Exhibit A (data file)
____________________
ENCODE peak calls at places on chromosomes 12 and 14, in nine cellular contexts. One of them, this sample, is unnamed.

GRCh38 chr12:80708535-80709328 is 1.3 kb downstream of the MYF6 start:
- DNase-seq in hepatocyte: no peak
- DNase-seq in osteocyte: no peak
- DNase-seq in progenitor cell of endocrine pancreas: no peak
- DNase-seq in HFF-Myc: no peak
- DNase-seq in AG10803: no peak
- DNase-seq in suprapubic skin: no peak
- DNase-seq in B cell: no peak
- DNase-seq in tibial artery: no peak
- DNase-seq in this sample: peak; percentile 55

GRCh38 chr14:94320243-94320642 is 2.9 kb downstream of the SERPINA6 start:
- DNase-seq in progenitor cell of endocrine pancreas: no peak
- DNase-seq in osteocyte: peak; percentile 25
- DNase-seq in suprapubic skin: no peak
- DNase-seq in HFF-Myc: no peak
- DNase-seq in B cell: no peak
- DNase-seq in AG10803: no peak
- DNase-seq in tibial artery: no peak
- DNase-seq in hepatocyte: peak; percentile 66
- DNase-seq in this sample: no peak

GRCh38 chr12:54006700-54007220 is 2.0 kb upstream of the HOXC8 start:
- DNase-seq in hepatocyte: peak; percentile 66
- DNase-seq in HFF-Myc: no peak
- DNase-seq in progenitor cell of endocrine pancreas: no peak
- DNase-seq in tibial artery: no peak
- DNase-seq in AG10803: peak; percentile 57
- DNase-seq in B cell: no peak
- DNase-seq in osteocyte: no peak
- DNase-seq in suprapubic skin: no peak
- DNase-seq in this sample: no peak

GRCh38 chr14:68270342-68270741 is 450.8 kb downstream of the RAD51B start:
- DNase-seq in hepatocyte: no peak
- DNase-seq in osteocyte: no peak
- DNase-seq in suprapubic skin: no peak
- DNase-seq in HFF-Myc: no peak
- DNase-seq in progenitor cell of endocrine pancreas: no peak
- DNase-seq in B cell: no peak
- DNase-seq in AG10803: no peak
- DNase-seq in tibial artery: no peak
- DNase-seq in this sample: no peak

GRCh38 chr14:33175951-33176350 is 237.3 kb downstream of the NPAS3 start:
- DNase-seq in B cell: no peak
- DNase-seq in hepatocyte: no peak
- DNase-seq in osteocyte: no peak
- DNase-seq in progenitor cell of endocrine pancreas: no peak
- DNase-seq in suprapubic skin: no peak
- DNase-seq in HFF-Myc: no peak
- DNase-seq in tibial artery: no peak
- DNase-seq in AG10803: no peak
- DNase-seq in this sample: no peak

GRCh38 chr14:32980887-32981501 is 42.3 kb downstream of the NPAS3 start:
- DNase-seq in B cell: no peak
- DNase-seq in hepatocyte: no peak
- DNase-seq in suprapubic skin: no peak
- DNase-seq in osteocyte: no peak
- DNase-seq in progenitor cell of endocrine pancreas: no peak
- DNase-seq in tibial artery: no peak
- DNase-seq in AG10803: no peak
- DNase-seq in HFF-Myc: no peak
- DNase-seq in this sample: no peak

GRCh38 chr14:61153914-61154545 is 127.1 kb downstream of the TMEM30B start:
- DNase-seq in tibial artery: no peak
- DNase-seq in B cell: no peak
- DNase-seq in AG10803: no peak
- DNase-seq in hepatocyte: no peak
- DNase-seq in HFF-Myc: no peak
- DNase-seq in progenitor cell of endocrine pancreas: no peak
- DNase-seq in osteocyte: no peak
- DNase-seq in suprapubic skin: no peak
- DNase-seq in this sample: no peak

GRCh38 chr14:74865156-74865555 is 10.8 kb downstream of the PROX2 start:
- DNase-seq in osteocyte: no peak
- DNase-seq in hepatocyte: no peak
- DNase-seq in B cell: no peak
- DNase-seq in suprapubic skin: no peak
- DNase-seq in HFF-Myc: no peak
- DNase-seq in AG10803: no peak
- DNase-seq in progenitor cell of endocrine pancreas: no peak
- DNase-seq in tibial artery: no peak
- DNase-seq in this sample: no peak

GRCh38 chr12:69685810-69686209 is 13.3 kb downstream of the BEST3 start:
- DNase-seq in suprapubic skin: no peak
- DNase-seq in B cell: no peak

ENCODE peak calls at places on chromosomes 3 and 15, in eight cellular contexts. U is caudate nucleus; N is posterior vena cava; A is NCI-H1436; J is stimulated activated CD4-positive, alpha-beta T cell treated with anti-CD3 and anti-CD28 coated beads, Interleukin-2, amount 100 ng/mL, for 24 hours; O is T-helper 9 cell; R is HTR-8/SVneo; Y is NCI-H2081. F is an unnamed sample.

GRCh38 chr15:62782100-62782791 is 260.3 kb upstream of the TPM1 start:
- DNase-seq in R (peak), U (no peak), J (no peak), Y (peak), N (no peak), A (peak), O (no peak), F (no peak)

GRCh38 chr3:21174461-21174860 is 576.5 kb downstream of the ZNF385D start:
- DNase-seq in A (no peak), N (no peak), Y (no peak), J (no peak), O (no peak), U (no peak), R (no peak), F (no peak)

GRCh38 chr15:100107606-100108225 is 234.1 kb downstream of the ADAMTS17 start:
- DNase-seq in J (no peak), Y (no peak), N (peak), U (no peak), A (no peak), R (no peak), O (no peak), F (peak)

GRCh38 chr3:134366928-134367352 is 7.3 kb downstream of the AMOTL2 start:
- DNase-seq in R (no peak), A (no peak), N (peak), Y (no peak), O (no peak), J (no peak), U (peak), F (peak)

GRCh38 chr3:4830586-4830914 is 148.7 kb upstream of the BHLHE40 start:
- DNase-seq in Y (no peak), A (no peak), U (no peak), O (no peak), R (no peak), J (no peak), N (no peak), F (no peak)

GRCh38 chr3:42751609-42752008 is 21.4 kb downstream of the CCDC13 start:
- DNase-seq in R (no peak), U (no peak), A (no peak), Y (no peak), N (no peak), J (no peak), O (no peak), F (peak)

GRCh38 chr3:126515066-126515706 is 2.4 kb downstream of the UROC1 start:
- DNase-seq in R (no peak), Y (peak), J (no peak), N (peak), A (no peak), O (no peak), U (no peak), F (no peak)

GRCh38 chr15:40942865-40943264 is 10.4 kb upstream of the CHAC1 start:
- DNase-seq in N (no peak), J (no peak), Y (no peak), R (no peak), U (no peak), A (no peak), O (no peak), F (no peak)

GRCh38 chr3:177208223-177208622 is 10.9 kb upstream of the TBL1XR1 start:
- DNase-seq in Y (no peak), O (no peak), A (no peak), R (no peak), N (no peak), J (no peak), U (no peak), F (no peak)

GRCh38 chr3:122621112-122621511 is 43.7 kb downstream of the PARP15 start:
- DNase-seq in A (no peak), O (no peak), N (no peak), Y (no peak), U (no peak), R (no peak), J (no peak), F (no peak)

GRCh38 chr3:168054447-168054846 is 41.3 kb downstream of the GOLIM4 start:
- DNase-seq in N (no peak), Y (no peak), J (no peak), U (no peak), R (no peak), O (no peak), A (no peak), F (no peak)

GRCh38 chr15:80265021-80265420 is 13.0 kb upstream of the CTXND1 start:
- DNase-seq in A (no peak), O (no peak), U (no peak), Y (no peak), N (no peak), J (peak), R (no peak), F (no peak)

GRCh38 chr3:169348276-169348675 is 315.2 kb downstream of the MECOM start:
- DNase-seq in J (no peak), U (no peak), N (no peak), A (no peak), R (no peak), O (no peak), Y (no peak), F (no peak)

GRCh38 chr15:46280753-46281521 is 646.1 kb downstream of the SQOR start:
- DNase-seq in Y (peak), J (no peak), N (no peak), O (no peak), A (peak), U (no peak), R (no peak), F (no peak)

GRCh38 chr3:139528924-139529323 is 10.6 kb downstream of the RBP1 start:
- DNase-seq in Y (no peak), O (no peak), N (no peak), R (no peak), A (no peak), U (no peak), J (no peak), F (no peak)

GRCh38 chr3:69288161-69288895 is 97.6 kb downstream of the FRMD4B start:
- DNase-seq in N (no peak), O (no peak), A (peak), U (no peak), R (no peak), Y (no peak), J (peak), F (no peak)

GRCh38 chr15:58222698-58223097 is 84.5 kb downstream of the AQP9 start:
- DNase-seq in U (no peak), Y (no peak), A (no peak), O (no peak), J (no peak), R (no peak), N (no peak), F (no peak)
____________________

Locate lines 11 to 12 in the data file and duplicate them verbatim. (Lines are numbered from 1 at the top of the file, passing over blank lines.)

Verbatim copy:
- DNase-seq in this sample: peak; percentile 55

GRCh38 chr14:94320243-94320642 is 2.9 kb downstream of the SERPINA6 start: